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Jenna Krajeski, The New Yorker, June 12, 2019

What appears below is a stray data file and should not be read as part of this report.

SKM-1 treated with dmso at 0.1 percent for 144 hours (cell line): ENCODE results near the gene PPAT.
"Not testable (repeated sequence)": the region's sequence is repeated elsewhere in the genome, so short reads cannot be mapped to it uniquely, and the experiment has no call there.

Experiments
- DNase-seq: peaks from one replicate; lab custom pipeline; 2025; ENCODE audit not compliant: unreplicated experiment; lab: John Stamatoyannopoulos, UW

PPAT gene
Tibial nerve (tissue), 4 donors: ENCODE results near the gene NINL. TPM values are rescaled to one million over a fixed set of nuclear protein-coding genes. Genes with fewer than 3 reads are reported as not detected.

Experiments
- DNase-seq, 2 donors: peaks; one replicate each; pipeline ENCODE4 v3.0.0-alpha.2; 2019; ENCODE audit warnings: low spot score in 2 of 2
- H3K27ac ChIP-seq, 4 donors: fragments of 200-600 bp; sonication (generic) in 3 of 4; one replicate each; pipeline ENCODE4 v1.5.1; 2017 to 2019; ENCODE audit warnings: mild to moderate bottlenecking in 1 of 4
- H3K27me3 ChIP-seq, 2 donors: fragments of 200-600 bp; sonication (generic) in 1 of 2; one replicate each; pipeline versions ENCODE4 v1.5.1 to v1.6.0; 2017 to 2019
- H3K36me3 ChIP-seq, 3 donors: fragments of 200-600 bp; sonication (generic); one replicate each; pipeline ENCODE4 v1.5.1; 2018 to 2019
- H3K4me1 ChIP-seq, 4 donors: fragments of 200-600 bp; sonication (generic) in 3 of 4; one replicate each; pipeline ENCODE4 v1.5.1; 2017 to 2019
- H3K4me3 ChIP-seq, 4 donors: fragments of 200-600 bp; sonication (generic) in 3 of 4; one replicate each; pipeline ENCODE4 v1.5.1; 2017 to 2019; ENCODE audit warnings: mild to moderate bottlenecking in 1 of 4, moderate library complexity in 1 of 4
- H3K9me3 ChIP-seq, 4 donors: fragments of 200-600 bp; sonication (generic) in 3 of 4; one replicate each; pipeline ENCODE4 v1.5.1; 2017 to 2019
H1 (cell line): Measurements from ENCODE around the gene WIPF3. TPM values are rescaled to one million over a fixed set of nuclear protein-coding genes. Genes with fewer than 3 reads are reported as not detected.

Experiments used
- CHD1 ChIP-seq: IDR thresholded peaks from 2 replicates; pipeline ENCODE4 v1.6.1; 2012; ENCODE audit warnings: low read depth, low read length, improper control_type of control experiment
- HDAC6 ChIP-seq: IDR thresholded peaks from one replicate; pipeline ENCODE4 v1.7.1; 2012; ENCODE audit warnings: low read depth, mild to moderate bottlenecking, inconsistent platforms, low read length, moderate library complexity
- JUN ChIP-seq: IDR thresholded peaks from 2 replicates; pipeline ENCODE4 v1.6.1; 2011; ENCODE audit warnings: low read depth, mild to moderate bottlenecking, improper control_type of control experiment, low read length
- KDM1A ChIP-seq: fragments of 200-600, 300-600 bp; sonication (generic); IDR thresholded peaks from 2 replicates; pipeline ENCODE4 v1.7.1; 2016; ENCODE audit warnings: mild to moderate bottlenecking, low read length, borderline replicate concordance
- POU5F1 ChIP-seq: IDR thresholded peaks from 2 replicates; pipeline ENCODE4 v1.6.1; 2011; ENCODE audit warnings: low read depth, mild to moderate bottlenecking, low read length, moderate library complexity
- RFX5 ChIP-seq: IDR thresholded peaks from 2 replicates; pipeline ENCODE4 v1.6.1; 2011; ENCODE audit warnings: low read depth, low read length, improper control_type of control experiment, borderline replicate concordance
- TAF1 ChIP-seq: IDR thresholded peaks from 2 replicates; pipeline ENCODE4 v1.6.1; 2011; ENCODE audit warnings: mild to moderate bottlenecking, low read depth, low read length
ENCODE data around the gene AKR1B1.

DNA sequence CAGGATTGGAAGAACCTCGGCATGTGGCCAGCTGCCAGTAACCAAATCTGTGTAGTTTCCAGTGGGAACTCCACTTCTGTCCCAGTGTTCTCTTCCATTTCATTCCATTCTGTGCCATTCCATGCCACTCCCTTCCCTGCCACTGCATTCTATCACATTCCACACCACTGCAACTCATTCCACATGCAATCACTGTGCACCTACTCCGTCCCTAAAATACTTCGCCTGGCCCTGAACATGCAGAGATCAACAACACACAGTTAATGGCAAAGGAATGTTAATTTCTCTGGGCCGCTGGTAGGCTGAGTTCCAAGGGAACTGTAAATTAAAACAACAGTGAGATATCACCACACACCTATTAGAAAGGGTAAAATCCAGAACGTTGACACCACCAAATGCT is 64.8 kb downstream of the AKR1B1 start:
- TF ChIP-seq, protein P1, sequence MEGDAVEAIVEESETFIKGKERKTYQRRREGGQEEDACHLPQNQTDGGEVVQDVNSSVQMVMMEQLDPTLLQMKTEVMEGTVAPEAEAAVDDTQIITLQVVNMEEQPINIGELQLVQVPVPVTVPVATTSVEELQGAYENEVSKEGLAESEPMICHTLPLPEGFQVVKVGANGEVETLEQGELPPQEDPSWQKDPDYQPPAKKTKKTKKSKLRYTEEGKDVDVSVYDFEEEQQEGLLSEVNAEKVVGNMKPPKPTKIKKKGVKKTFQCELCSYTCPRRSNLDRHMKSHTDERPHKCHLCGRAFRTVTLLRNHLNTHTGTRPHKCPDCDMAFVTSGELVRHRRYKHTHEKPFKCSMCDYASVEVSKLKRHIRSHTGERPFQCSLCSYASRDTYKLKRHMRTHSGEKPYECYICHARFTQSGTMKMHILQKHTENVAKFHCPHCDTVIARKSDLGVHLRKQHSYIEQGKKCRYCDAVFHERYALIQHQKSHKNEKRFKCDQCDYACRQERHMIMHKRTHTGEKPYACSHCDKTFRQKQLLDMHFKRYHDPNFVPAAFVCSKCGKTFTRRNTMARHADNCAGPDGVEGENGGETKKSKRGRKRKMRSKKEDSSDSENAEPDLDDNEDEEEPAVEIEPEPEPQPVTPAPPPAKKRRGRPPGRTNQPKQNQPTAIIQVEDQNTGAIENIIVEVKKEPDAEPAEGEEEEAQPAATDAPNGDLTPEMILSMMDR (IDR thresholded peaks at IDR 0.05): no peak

"[I]n June, 2018, the Board of Immigration Appeals, which reviews rulings made in immigration court, issued a two-to-one decision denying Ana’s most recent request to stay in the U.S. The judges, considering Ana’s captivity, decided that, because she had worked for the guerrillas, even under duress, she was not their victim but functionally a member of their group. “While the respondent’s assistance may have been relatively minimal, if she had not provided the cooking and cleaning services she was forced to perform, another person would have needed to do so,” they wrote, in an opinion called Matter of A–C–M–. Ana was ineligible for asylum, under a law called the material-support statute, because she had aided terrorists."
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